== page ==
Zootaxa 3620 (3): 301–350 (7 Mar. 2013)
Taxonomy of the super-cryptic Hyperolius nasutus group of long reed frogs of Africa (Anura: Hyperoliidae), with descriptions of six new species
A. CHANNING, A. HILLERS, S. LÖTTERS, M.-O. RÖDEL, S. SCHICK, W. CONRADIE, D. RÖDDER, V. MERCURIO, P. WAGNER, J.M. DEHLING, L.H. DU PREEZ, J. KIELGAST10 & M. BURGER
Specimens from across the range of the Hyperolius nasutus species group were sequenced for two mitochondrial genes and one nuclear gene. Advertisement calls were recorded from the same specimens where possible, and morphological characters were compared. Bayesian inference and maximum likelihood produced a tree indicating 16 clades. The clades show little or no overlap in combinations of 16S sequence difference, shared tyr haplotypes, advertisement call parameters, snout profiles and webbing. On the basis of these data we recognise H. acuticeps, H. adspersus, H. benguellensis, H. dartevellei, H. igbettensis, H. nasutus, H. nasicus, H. poweri, H. viridis and describe six new species: Hyperolius friedemanni sp. nov. Mercurio & Rödel, Hyperolius howelli sp. nov. Du Preez & Channing, Hyperolius inyangae sp. nov. Channing, Hyperolious jacobseni sp. nov. Channing, Hyperolius rwandae sp. nov. Dehling, Sinsch, Rödel & Channing, and Hyperolius lupiroensis sp. nov. Channing. Hyperolius lamottei is confirmed to be outside the H. nasutus group clade. Hyperolius granulatus, H. oxyrhynchus, H. punctulatus and H. sagitta are assigned as junior synonyms. As our results are based on a small number of specimens, these hypotheses await testing with larger sample sizes and more characters. A species distribution model suggests where outlier populations might be found.
Zootaxa 3620 (3): 379–403 (7 Mar. 2013)
Symphurus orientalis (Bleeker) redefined based on morphological and molecular characters (Pleuronectiformes: Cynoglossidae)
MAO-YING LEE, THOMAS A. MUNROE & KWANG-TSAO SHAO
Aphoristia (= Symphurus) orientalis Bleeker 1879, collected from an unspecified depth and location in Japanese waters, is the first described species of symphurine tonguefish from Indo-Pacific waters. The original description with accompanying illustration is based on the unique holotype specimen and provides limited diagnostic characters for this taxon. Subsequent to its description, the holotype of A. orientalis has been lost. Limited diagnostic information and loss of the holotype have caused considerable confusion to subsequent systematic studies regarding the identity of this and similar tonguefish species occurring in the Indo-West Pacific region. Several, often-cited, taxonomic accounts purportedly redescribing S. orientalis are erroneous because they include more than one species in these redescriptions. These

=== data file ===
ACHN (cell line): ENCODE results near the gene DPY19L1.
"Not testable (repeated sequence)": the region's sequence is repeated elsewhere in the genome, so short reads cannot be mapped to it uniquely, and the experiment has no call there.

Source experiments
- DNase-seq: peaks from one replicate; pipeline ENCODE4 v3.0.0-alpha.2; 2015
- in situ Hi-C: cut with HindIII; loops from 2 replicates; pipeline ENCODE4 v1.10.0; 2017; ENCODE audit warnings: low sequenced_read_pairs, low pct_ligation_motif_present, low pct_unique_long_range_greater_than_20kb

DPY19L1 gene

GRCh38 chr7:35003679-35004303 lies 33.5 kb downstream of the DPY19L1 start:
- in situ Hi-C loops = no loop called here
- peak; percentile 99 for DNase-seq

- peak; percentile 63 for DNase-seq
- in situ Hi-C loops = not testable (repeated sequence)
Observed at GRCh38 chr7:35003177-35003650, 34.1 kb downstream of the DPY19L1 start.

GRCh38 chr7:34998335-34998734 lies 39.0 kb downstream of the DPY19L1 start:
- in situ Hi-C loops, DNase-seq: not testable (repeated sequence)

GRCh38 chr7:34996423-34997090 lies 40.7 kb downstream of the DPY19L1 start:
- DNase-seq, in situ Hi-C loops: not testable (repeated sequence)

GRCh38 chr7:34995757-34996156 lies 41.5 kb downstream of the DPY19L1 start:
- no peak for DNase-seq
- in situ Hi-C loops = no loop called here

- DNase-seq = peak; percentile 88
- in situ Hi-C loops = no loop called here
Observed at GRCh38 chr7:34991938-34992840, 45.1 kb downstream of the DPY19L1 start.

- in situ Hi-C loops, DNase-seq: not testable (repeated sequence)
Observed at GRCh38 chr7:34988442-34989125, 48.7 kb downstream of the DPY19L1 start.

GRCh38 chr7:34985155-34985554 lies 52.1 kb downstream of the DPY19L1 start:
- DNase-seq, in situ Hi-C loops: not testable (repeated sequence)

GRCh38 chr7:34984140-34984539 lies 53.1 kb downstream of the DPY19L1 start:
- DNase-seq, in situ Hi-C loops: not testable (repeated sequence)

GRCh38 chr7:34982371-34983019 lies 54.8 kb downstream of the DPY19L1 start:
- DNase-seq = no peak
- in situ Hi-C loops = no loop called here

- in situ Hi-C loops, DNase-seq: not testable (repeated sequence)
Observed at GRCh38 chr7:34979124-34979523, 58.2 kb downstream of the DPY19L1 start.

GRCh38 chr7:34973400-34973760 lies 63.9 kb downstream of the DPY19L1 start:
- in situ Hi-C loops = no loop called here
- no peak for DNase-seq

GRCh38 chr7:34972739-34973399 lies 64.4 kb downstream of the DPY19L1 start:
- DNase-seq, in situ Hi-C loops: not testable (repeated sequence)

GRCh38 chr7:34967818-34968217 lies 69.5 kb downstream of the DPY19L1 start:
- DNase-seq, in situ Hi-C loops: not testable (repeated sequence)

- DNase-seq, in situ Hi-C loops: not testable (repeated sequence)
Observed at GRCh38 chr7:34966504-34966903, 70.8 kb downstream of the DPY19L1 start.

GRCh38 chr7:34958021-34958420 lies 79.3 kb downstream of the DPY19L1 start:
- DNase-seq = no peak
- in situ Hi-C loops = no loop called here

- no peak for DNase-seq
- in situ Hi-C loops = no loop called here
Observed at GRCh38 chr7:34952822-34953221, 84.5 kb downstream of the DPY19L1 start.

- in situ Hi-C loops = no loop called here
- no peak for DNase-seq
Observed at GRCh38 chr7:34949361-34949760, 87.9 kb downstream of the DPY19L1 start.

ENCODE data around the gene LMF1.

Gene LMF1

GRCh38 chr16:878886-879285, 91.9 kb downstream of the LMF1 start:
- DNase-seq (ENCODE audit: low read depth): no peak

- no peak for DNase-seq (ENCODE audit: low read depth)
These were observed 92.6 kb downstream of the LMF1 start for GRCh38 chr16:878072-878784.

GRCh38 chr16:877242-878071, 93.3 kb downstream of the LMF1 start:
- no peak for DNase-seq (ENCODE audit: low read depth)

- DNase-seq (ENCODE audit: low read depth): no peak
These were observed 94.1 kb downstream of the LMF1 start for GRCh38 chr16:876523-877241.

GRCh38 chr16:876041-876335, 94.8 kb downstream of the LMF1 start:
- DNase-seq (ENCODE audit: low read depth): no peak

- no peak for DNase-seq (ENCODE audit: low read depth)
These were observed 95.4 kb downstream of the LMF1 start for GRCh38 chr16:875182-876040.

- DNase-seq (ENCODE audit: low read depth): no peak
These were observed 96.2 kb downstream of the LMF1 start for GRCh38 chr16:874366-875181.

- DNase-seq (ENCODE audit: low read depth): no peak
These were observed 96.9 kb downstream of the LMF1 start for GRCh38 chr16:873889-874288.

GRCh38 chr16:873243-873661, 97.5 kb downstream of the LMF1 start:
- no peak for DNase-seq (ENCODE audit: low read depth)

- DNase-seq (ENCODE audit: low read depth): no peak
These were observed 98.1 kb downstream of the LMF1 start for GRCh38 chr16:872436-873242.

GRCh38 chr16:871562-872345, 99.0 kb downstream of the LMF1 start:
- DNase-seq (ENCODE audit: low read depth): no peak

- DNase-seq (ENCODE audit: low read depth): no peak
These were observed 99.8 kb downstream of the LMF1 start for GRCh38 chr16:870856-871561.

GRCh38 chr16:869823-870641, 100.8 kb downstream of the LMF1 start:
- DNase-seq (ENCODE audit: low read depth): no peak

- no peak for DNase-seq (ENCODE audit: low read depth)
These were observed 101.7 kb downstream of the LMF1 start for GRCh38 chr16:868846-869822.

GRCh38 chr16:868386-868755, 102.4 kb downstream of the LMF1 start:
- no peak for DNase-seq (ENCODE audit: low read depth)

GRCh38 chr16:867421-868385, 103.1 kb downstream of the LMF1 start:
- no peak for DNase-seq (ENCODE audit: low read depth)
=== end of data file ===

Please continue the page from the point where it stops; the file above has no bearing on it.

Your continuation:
erroneous redescriptions not only confused the species concept of S. orientalis (Bleeker), but also confounded the systematics of similar Indo-West Pacific tonguefishes. Symphurus novemfasciatus Shen and Lin, described on two specimens collected in southern Taiwan, shares many morphological and pigmentation features similar to those of S. orientalis. Morphological data from a large series of tonguefishes collected in Taiwanese and Japanese waters, as well as molecular data from a smaller number of specimens from these locations, including the type locality of S. novemfasciatus, confirm the presence of only one species, S. orientalis (Bleeker), among these specimens. Symphurus novemfasciatus Shen and Lin is therefore regarded as a junior subjective synonym of S. orientalis. Symphurus orientalis is redefined based on a large series of specimens identified by a consistent set of morphological criteria, and a neotype is designated to stabilize nomenclature and systematics of this species. Symphurus orientalis differs from congeners by its combination of: a predominant 1–2–2–2–2 pattern of interdigitation of proximal dorsal-fin pterygiophores and neural spines, 12 caudalfin rays, 9 abdominal and 52–55 total vertebrae, four hypurals, 96–101 dorsal-fin rays, 82–89 anal-fin rays, 87–99 longitudinal scale rows, 37–42 transverse scales, 5–11 (usually) distinct, complete or incomplete, blackish-brown crossbands on the ocular side, uniformly white blind side, and conspicuous bluish-black peritoneum. Documenting morphological variation for S. orientalis represents the most important step towards clarification of the identity of this and other symphurine tonguefish species from this region. Reliable identification of specimens of S. orientalis also provides the foundation for evaluating the status of several other, poorly-known, nominal species of Indo-West Pacific tonguefishes that have features similar to those of S. orientalis. Improved identifications will lead to better knowledge on the geographic distribution of S. orientalis and these other species, as well as to improve estimates of biodiversity and the biogeography
of Indo-West Pacific symphurine tonguefishes.
D. J. McCafferty, C. Gilbert, A.-M. Thierry, J. Currie, Y. Le Maho, and A. Ancel
Emperor penguin body surfaces cool below air temperature
Biol. Lett. June 23, 2013 9 3 20121192; doi:10.1098/rsbl.2012.1192 1744-957X
Emperor penguins Aptenodytes forsteri are able to survive the harsh Antarctic climate because of specialized anatomical, physiological and behavioural adaptations for minimizing heat loss. Heat transfer theory predicts that metabolic heat loss in this species will mostly depend on radiative and convective cooling. To examine this, thermal imaging of emperor penguins was undertaken at the breeding colony of Pointe Géologie in Terre Adélie (66°40′ S 140° 01′ E), Antarctica in June 2008. During clear sky conditions, most outer surfaces of the body were colder than surrounding sub-zero air owing to radiative cooling. In these conditions, the feather surface will paradoxically gain heat by convection from surrounding air. However, owing to the low thermal conductivity of plumage any heat transfer to the skin surface will be negligible. Future thermal imaging studies are likely to yield further insights into the adaptations of this species to the Antarctic climate.
Mid-Pliocene warm-period deposits in the High Arctic yield insight into camel evolution, Natalia Rybczynski, John C. Gosse, C. Richard Harington, Roy A. Wogelius, Alan J. Hidy & Mike Buckley, Nature Communications 4, Article number: 1550 doi:10.1038/ncomms2516